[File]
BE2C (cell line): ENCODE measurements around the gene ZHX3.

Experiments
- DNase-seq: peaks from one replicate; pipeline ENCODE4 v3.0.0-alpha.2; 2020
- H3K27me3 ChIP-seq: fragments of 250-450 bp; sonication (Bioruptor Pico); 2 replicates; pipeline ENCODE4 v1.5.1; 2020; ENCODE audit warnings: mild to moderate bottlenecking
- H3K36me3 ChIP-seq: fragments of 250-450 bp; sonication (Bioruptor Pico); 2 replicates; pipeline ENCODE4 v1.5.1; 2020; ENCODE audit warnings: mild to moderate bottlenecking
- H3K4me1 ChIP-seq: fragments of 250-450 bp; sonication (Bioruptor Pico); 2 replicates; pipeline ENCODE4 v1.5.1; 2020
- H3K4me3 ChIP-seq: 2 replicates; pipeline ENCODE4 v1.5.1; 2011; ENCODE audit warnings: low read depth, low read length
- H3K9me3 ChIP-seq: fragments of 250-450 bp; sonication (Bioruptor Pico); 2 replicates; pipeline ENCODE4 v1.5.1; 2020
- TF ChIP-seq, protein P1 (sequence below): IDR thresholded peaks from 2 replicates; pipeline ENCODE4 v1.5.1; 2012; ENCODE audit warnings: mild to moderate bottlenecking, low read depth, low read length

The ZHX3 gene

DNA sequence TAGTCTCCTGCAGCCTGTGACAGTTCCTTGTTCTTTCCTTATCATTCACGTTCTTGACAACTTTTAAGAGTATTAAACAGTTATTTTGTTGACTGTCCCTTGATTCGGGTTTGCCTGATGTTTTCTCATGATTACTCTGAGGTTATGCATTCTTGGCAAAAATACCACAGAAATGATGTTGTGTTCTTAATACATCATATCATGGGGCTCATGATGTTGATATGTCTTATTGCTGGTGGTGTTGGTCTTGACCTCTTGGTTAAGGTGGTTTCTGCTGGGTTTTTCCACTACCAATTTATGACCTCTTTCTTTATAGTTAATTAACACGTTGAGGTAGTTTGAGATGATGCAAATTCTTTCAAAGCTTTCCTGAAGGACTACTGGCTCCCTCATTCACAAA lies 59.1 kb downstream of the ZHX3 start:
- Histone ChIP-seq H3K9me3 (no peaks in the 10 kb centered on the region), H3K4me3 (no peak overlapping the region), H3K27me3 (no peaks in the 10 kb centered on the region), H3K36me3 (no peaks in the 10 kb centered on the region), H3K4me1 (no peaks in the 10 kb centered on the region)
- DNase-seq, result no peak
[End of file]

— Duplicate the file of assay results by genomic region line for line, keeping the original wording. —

BE2C (cell line): ENCODE measurements around the gene ZHX3.

Experiments
- DNase-seq: peaks from one replicate; pipeline ENCODE4 v3.0.0-alpha.2; 2020
- H3K27me3 ChIP-seq: fragments of 250-450 bp; sonication (Bioruptor Pico); 2 replicates; pipeline ENCODE4 v1.5.1; 2020; ENCODE audit warnings: mild to moderate bottlenecking
- H3K36me3 ChIP-seq: fragments of 250-450 bp; sonication (Bioruptor Pico); 2 replicates; pipeline ENCODE4 v1.5.1; 2020; ENCODE audit warnings: mild to moderate bottlenecking
- H3K4me1 ChIP-seq: fragments of 250-450 bp; sonication (Bioruptor Pico); 2 replicates; pipeline ENCODE4 v1.5.1; 2020
- H3K4me3 ChIP-seq: 2 replicates; pipeline ENCODE4 v1.5.1; 2011; ENCODE audit warnings: low read depth, low read length
- H3K9me3 ChIP-seq: fragments of 250-450 bp; sonication (Bioruptor Pico); 2 replicates; pipeline ENCODE4 v1.5.1; 2020
- TF ChIP-seq, protein P1 (sequence below): IDR thresholded peaks from 2 replicates; pipeline ENCODE4 v1.5.1; 2012; ENCODE audit warnings: mild to moderate bottlenecking, low read depth, low read length

The ZHX3 gene

DNA sequence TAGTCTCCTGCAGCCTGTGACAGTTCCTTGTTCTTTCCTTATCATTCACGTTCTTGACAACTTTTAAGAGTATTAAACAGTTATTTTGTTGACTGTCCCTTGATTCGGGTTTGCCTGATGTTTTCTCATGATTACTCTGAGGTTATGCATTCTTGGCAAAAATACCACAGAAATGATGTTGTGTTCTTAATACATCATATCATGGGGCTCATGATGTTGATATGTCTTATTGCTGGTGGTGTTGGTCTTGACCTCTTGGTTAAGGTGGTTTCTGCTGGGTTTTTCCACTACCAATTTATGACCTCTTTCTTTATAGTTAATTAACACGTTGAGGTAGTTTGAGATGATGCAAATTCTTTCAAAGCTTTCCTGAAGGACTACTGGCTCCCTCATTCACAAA lies 59.1 kb downstream of the ZHX3 start:
- Histone ChIP-seq H3K9me3 (no peaks in the 10 kb centered on the region), H3K4me3 (no peak overlapping the region), H3K27me3 (no peaks in the 10 kb centered on the region), H3K36me3 (no peaks in the 10 kb centered on the region), H3K4me1 (no peaks in the 10 kb centered on the region)
- DNase-seq, result no peak